George H.W. Bush was, literally and figuratively, a man from a different era. Both his mannerisms and his manners are hardly recognizable in today’s miserable politics. It’s not that he was the last good man to serve in the White House — his son, George W. Bush and the son’s successor, Barack Obama, were both good and decent men, whatever criticisms anyone may have had of their politics. But the elder Bush carried with him a sensibility and trustworthiness that came from an earlier, less cynical time when people, even presidents, might write thank-you notes by hand and use words like “prudent.”
Bush, the 41st president of the United States, died Friday after a life that was long, eventful, influential and useful. He was 94. One wonders if a man such as he could win the presidency today.
His resume is startling. While the presidency was his capstone, it followed service as vice president to Ronald Reagan, director of the Central Intelligence Agency, chief of the U.S. Liaison Office to the People’s Republic of China, chairman of the Republican National Committee, U.S. ambassador to the United Nations and congressman from Texas. He was the son of a U.S. senator and father of two governors, one of whom became president.
He served in the Pacific in World War II, once parachuting from his plane which had been attacked and set afire. He parachuted at least four more times, on his 75th, 80th, 85th and 90th birthdays. Those jumps betrayed a restless and competitive spirit that age did not slake and that his New England upbringing otherwise concealed from easy view.
His character was well described by the gracious note he left in the Oval Office for the man who ousted him from the presidency, Bill Clinton. Even more telling, perhaps, is the friendship he later developed with Clinton, a notably flawed man in whom Bush nonetheless saw qualities that overcame those defects. Like the friendship between the younger Bush and the Obamas, that cross-party camaraderie serves both as an example for the nation and a gentle rebuke of today’s poison politics.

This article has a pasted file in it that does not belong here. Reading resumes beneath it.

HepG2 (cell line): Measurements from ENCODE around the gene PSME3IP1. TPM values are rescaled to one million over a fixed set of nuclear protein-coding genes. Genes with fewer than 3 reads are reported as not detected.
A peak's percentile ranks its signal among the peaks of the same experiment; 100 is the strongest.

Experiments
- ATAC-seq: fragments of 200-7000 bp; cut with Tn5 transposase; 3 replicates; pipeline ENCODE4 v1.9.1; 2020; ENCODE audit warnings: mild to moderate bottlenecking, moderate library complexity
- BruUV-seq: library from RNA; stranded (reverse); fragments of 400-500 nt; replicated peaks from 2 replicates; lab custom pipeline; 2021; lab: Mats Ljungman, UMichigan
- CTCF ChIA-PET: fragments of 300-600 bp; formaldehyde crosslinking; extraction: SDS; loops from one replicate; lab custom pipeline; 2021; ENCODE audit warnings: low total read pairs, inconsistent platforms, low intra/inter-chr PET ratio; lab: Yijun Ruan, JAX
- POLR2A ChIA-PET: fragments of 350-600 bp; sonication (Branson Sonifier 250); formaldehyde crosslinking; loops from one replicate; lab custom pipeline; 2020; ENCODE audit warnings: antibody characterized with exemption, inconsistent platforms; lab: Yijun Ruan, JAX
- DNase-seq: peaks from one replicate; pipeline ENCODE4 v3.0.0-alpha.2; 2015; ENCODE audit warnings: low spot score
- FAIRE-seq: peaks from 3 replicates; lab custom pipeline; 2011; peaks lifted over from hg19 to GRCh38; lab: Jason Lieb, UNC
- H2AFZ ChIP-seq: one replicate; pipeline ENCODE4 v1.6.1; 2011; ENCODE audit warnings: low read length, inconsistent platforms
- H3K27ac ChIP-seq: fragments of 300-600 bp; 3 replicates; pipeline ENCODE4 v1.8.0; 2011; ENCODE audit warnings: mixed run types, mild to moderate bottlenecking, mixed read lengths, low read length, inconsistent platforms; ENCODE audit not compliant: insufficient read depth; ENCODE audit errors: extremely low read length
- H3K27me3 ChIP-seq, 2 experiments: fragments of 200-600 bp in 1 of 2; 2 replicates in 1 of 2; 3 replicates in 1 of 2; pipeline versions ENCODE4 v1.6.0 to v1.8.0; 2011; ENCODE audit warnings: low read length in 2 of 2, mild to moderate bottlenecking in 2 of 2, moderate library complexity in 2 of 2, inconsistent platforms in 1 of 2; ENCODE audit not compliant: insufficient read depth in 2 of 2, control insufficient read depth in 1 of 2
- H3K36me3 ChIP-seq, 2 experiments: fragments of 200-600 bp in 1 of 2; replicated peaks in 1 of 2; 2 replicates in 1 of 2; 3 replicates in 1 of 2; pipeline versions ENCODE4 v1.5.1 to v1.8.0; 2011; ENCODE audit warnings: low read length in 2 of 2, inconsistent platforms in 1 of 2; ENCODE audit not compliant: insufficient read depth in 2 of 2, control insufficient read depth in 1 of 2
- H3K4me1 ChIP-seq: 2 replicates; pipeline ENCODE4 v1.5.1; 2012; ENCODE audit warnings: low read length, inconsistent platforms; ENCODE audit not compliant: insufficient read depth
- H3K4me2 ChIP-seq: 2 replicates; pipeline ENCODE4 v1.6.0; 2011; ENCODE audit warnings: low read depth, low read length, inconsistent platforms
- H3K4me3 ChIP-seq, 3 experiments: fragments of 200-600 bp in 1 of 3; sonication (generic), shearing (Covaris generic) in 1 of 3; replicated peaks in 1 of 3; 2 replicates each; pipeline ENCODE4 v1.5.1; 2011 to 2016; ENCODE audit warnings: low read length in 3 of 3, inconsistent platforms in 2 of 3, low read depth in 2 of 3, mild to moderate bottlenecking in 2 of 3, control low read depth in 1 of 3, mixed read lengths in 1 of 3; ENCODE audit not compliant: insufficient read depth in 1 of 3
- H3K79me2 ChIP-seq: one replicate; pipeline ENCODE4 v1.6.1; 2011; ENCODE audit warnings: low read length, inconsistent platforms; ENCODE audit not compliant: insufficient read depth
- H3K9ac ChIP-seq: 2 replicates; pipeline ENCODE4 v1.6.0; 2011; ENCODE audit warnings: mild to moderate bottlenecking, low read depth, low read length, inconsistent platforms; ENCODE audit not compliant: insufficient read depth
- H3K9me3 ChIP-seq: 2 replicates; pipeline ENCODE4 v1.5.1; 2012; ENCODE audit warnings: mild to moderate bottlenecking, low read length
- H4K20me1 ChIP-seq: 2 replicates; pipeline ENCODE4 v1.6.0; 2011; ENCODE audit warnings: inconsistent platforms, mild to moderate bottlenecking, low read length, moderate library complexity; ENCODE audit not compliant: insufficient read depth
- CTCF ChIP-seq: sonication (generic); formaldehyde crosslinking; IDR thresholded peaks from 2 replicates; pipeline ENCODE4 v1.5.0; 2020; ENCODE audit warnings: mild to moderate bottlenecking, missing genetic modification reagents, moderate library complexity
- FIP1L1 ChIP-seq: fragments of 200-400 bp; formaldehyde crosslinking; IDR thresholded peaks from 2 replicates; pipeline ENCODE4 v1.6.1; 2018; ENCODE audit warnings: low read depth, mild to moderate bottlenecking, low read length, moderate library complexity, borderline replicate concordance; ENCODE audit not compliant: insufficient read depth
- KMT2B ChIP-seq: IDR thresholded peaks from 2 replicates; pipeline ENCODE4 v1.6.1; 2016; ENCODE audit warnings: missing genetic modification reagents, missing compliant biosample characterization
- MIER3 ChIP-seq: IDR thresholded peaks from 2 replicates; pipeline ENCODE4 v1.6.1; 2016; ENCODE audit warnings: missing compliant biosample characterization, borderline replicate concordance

His prudence was displayed both in his gathering of a coalition of nations to counter Saddam Hussein’s invasion of Kuwait and, equally significant, in his decision not to enter Iraq after liberating Kuwait. The wisdom of that choice has been ratified, over and over, in the expensive and dangerous aftermath of the younger Bush’s invasion of Iraq in 2003.
Bush also led the country through the tumultuous end of the Cold War, when the Berlin Wall came down, Germany was reunified and the Soviet Union fell apart. It was a time of both hope and uncertainty. Bush’s steady hand helped guide the country and the world through those fraught days.
Bush was devoted to his family, so much that it seemed to many that he might quickly fail after the death of his beloved wife Barbara in April. He was admitted to a hospital the day after her funeral for treatment of a blood infection, though he said at the time that he wasn’t ready to go.
At his death, he was suffering from a form of Parkinson’s disease, which restricted him to a wheelchair or scooter and made speaking difficult. Still, it’s hard to believe that heartbreak didn’t have something to do with his death, just seven months after his wife’s.
Perhaps the best measure of Bush’s character and his leadership is that even his adversaries have only good to say about him. He wasn’t perfect. He made political mistakes. But he was good enough and, indeed, much better than that.
Bush gave decades of valuable service to his country, which could repay the debt by insisting that character and temperament such as his serve as models everywhere in American public life.